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It's Not The Money, Can You Hear Me?

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By Rob Pegoraro
Thursday, May 29, 2008; Page D01

The wireless-phone business is one of the most competitive stretches of the telecommunications universe, but in one way that competition may be working too well.

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In their efforts to keep up with one another, the top four nationwide carriers -- AT&T Wireless, Sprint Nextel, T-Mobile and Verizon Wireless -- have often wound up mirroring one another's prices. Most individual and family-use calling plans cost the same, from 10-cents-a-minute prepaid deals to the $100 unlimited-calling specials that the four rolled out this spring.

To find a carrier that will work for you, you may have to look past the obvious criterion of monthly rates.

Here are six other ways to judge these companies.

Coverage. If you pull up each carrier's map of its Washington area coverage, they may all look roughly equivalent. They're not.

Zoom out, and you'll see that some carriers, such as T-Mobile, exhibit noticeable gaps in rural areas. Zoom in, and you may see patches of weak reception in your neighborhood, though even their block-by-block maps may not show a gap confined to your house.

Those maps also don't show the underground parts of Metro, where only Verizon has transmitters. Sprint's non-Nextel phones can roam on that coverage, but AT&T and T-Mobile devices can't tune into that signal and go silent in the subway.

Technology. Excluding the proprietary system used by Sprint's Nextel handsets, wireless phones in the United States speak two different languages: GSM (used by AT&T and T-Mobile) and CDMA (Sprint and Verizon). Wireless engineers can debate their virtues endlessly, but the important issues are that CDMA broadband coverage is better here, while GSM phones work in many more countries. You can also use GSM handsets with different carriers by asking AT&T or T-Mobile to "unlock" the phone. With some exceptions, AT&T will do so once you're out of a contract, T-Mobile after you're 90 days into it; after that, you can swap out their subscriber identity module (SIM) cards.

Pricing quirks. The firms' regular price plans leave little to compare; at most, some users may save $10 a month by choosing Sprint or T-Mobile. But each carrier offers variations on the standard dollars-for-minutes equation that can pay off. AT&T carries unused minutes from one month's allocation to the next month. T-Mobile's "myFaves" plans include free calls to five designated numbers. Sprint defines "night" as starting at 7 p.m., two hours earlier than other carriers. And Verizon reduces the early-termination fee as you get further into a contract, a customer-polite move that other companies, such as AT&T, are now adopting.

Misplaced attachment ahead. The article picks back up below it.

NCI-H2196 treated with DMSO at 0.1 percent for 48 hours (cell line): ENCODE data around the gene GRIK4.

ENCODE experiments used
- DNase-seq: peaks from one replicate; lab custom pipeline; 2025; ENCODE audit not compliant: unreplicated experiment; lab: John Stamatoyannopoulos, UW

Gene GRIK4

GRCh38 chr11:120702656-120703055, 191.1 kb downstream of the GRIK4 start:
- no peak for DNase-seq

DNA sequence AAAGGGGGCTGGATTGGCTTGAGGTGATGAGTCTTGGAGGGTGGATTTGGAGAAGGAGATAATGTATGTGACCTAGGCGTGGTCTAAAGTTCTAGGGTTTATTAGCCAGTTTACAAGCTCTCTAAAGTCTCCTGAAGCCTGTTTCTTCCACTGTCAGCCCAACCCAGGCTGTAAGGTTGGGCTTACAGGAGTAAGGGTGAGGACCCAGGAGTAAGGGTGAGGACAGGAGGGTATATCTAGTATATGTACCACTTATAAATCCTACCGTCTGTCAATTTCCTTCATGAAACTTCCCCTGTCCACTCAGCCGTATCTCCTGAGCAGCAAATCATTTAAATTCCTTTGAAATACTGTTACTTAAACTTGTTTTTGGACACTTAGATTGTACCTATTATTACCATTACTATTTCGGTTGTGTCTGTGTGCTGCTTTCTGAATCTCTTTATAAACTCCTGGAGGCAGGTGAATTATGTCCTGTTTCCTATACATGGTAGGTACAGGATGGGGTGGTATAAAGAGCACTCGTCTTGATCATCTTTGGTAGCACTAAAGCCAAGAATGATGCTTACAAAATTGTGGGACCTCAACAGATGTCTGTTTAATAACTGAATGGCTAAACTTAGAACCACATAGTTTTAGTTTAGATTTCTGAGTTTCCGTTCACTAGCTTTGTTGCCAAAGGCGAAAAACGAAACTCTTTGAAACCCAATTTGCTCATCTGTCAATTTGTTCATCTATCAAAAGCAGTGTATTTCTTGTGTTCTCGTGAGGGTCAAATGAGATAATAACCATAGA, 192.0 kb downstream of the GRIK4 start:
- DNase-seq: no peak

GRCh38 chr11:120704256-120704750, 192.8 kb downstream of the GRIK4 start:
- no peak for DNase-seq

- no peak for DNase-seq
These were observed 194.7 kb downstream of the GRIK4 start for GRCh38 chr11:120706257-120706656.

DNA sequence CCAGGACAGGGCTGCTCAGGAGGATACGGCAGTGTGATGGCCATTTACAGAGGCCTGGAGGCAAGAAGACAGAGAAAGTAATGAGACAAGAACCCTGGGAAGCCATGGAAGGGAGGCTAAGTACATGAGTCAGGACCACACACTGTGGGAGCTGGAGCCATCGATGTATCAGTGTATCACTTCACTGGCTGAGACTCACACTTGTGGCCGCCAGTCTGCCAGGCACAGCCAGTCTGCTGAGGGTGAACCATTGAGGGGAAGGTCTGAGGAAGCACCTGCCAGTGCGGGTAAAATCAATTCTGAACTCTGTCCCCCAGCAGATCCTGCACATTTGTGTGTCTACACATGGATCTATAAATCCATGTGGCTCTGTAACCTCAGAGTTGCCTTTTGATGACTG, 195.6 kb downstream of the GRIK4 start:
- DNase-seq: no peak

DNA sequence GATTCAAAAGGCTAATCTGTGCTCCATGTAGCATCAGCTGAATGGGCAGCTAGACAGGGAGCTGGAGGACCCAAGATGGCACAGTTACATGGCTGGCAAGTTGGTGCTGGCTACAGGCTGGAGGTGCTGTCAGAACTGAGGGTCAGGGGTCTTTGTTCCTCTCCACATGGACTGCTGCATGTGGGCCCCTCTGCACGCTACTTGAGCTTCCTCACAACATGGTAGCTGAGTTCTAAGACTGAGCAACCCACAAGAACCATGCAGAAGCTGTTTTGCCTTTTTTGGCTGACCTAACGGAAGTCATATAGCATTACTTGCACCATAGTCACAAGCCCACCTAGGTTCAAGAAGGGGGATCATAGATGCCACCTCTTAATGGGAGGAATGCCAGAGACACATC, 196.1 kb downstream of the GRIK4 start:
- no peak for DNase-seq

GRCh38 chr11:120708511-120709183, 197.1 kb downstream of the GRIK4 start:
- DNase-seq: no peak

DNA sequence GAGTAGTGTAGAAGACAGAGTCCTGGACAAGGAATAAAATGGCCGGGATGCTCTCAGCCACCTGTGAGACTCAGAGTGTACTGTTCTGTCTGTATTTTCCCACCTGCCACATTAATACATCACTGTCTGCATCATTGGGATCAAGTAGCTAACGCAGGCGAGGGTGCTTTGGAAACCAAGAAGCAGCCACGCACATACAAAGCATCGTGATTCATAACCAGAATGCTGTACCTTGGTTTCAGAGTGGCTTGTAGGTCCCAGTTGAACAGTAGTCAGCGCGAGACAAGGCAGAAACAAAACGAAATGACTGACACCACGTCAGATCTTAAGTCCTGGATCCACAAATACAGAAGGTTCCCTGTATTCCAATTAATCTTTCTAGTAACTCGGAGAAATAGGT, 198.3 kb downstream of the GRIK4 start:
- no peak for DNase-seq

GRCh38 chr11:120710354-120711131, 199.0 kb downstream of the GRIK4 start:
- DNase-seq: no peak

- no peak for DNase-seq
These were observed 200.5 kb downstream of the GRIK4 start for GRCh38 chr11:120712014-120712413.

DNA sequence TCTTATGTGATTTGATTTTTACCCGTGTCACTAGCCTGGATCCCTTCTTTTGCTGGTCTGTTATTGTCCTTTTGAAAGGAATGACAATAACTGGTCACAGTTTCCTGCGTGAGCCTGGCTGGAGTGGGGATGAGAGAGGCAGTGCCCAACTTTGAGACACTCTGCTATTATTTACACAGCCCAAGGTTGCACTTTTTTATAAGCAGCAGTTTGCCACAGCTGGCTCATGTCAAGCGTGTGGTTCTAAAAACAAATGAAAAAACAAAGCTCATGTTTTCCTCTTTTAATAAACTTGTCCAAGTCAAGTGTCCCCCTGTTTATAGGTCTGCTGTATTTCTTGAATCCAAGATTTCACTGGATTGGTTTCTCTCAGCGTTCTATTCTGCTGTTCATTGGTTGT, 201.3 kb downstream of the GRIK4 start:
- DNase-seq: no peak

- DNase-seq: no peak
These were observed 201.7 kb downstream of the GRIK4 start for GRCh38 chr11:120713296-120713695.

Consider prepaid plans if you make few calls; they can give you basic wireless service for just $100 a year. But be prepared for some complicated math. AT&T, T-Mobile and Verizon's major prepaid plans cost $1 for each day you talk on the phone, plus 10 cents a minute (excluding calls to people on the same carrier). But Virgin Mobile, which resells Sprint's service, employs a different formula without daily fees. Both Virgin and AT&T also offer prepaid monthly plans that yield only slight savings compared with regular subscription rates.

Smartphones offered. If you have your eye on a particular model of phone, that alone may drive your decision. AT&T, for example, is the only carrier in the United States to offer Apple's iPhone (perhaps you've heard of it?) and will be the first carrier to sell the upcoming BlackBerry Bold. T-Mobile is the sole carrier for the Sidekick series of phones. Sprint and T-Mobile have also been quicker than other carriers to sell new Windows Mobile smartphones.

Texting. I keep waiting for one of these companies to offer pricing for text messages that reflects how little bandwidth these short notes take up, but in the meantime you can find healthy savings by picking the right carrier. Sprint, AT&T and T-Mobile all undercut Verizon's prices, with Sprint the cheapest of all. Unlimited texting adds just $10 to a Sprint voice plan, compared with $15 or $20 elsewhere.

Internet access. Here, the major carriers have yet to synchronize their pricing -- even, in some cases, among their own phones. Verizon charges $30 for unlimited data use on some phones, $40 on others. At AT&T, you'll need to add $30 to most smartphone calling plans, but with other devices, such as the iPhone, it costs $20. Things are simpler at Sprint and T-Mobile; the former charges $30, the latter $19.99.

T-Mobile, unlike the other three, has just begun to deploy "3G" broadband service (meaning access as fast as a slow DSL or cable-modem connection). However, it has yet to impose the 5-gigabytes-a-month cap on total bandwidth use that the other three carriers now include but don't always enforce.

All these fine-print issues can be a lot to consider, even without factoring in distractions such as ringtone, navigation assistance and screen-wallpaper fees. And yet, wouldn't you rather have this level of choice the next time you went shopping for TV service?

Living with technology, or trying to? E-mail Rob Pegoraro atrobp@washpost.com. Read more athttp://blog.washingtonpost.com/fasterforward.


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